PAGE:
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"I cannot make this matter plain,
But I would shoot, howe'er in vain
A random arrow from the brain."
 TWINETTE the Spider was young, hungry, and industrious.
"Weave yourself a web, my dear," said her mother, "as
you know how without teaching, and catch flies for
yourself; only don't weave near me in the corner here.
I am old and stay in the corners; but you are young and
needn't. Besides you would be in my way. Scramble along
the rafters to a little distance off, and spin. But
mind! just see there's nothing there—below you, I
mean—before you begin. You won't catch anything to eat,
if there isn't empty space about you for the flies to
Twinette was dutiful, and obeyed. She scrambled along
the woodwork of the groined roof of the church—for it
was there her mother lived—till she had gone what she
thought might fairly be called a little distance off,
and then she stopped to look round, which, considering
that she had eight eyes to do it with, was not
difficult. But she was not so sure of what there might
"I wonder whether mother would say there was
here—below me, I mean—but empty space for flies to fly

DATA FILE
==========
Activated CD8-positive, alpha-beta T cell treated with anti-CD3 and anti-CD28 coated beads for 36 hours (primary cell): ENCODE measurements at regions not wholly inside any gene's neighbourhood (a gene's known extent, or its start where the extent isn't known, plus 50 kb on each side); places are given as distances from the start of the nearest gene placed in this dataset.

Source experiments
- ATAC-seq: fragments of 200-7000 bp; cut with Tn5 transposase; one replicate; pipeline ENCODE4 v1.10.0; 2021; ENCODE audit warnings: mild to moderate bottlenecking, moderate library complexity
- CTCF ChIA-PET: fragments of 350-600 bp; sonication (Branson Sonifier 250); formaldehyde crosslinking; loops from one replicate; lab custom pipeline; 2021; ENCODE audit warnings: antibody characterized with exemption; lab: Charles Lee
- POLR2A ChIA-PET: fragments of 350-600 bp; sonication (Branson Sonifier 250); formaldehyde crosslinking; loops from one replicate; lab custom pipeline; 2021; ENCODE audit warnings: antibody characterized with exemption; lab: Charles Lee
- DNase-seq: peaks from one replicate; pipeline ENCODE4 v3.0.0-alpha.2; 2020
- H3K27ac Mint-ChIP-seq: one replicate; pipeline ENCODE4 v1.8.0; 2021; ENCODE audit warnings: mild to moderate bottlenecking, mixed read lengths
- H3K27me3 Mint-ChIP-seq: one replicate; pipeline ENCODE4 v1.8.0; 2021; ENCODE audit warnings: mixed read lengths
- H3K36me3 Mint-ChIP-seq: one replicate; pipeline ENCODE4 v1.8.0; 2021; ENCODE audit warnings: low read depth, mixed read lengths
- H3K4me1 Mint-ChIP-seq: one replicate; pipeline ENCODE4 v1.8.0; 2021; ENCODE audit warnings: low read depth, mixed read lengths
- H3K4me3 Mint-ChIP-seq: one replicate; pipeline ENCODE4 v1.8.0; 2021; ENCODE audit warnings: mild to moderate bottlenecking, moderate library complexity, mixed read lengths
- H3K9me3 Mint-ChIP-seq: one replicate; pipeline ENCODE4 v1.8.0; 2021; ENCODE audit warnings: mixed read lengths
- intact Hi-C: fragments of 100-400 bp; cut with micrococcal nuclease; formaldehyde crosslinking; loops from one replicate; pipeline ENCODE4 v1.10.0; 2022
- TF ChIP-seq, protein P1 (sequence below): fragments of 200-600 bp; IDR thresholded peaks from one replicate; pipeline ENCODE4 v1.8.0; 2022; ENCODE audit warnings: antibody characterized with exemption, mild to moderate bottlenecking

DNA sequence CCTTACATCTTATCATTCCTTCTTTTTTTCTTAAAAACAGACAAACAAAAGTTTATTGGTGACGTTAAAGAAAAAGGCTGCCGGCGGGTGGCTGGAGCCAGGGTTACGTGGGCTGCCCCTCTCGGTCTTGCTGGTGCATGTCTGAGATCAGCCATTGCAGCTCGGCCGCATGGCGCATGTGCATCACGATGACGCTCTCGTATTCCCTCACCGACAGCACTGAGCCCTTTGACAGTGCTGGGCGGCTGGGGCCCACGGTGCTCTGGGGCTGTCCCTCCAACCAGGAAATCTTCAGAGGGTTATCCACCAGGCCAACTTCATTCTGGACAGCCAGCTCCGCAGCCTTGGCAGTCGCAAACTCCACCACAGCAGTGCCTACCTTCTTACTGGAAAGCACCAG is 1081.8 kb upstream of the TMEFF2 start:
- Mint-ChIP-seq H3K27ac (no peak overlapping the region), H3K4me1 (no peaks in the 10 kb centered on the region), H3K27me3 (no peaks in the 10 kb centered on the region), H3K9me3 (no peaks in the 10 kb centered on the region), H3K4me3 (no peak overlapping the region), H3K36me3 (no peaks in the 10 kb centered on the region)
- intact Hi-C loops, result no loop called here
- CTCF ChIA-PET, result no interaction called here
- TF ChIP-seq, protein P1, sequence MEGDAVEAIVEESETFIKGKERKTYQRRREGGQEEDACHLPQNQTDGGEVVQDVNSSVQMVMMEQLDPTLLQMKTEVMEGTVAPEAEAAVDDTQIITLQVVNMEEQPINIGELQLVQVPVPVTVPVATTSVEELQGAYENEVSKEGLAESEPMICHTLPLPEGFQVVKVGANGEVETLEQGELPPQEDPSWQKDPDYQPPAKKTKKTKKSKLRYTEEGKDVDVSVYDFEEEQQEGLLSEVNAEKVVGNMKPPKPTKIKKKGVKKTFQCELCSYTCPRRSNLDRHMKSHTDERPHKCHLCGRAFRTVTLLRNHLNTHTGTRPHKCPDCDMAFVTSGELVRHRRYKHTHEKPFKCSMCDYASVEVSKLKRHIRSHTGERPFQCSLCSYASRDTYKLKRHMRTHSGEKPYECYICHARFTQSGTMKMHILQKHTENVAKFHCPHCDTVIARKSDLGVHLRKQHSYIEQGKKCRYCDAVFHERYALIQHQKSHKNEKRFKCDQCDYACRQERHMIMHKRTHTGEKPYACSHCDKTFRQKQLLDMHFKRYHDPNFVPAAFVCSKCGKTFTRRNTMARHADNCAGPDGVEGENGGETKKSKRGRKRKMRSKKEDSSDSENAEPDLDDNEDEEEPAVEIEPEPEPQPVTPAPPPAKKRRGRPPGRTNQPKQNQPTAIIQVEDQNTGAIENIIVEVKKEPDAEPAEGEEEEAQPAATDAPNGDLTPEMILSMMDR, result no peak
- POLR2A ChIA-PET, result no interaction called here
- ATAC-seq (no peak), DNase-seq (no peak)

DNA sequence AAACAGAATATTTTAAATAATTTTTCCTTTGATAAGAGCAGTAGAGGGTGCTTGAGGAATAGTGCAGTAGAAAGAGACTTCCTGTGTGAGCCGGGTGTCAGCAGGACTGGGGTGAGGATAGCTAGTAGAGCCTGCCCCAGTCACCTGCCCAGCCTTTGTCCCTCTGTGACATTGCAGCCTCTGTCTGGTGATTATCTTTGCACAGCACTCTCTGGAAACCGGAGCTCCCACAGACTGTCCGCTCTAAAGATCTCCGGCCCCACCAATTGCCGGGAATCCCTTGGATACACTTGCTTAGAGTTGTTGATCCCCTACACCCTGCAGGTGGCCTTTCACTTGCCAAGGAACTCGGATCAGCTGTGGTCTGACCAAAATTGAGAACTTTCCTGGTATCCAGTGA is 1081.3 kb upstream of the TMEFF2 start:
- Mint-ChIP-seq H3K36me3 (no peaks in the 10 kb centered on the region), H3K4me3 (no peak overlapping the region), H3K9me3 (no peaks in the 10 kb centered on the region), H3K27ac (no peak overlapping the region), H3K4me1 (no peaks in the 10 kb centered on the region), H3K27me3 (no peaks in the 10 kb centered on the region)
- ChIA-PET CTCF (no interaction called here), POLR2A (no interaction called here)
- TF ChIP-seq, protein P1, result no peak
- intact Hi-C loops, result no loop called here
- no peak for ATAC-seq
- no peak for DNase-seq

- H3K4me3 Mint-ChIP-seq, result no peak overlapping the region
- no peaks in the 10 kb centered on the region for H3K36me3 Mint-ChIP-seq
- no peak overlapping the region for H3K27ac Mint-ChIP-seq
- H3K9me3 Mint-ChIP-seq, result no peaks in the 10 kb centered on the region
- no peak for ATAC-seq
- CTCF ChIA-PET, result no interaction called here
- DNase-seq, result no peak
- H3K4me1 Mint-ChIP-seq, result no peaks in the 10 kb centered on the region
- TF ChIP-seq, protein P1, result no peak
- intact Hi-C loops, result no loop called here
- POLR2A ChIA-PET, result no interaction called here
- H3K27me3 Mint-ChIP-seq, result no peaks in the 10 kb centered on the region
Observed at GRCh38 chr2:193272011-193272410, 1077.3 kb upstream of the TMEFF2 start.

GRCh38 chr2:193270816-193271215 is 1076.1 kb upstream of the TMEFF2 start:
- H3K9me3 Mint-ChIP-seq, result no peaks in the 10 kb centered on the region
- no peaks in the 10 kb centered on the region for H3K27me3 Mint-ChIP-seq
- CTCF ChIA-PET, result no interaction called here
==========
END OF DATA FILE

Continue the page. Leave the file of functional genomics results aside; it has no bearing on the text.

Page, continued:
in?" said she.
But she might have stood wondering there for ever. So
she went back to her mother, and asked what she
"Oh dear, oh dear!" said her mother, "how can I think
about what I don't see? There usen't to be anything
there in my young days, I'm sure. But everybody must
find out things for themselves. Let yourself down by
the family rope, as you know how, without teaching, and
see for yourself if there's anything there or not."
Twinette was a very intelligent young spider, quite
worthy of the age she was born in; so she thanked her
mother for her advice, and was just starting afresh,
when another thought struck her. "How shall I know if
there's anything there when I get there?" asked she.
"Dear me, if there's anything there, how can you help
seeing it?" cried the mother, rather teased by her
daughter's enquiring spirit, "you with at least eight
eyes in your head!"
"Thank you. Now I quite understand," said Twinette; and
scuttling back to the end of the rafter, she began to
prepare for the family rope.
It was the most exquisite thing in the world—so fine,
you could scarcely see it; so elastic, it could be
blown about without breaking; such a perfect grey that
it looked white against black things, and black against
white; so manageable that Twinette could both make it,
and slide down it at once; and when she wished to get
back, could slip up by it, and roll it up at the same
It was a wonderful rope for anybody to make without
teaching. But Twinette was not conceited.
came as natural to her as eating and fighting do to
intelligent little boys, so she thought no more about
it than we do of chewing our food.
How she did it is another question, and not one easily
answered, however intelligent we may be. Thus much may
be hinted:—out of four little spinning machines near